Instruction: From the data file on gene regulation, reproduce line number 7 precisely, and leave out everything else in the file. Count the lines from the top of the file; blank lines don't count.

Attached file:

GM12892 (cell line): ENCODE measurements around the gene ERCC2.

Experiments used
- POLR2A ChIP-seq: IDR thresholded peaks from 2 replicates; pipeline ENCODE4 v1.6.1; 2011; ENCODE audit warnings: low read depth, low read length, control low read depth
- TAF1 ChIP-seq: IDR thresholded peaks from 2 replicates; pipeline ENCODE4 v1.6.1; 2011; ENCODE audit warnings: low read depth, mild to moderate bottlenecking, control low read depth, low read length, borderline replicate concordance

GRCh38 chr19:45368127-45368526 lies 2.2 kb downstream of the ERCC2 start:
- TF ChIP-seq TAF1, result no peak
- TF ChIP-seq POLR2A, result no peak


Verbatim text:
- TF ChIP-seq POLR2A, result no peak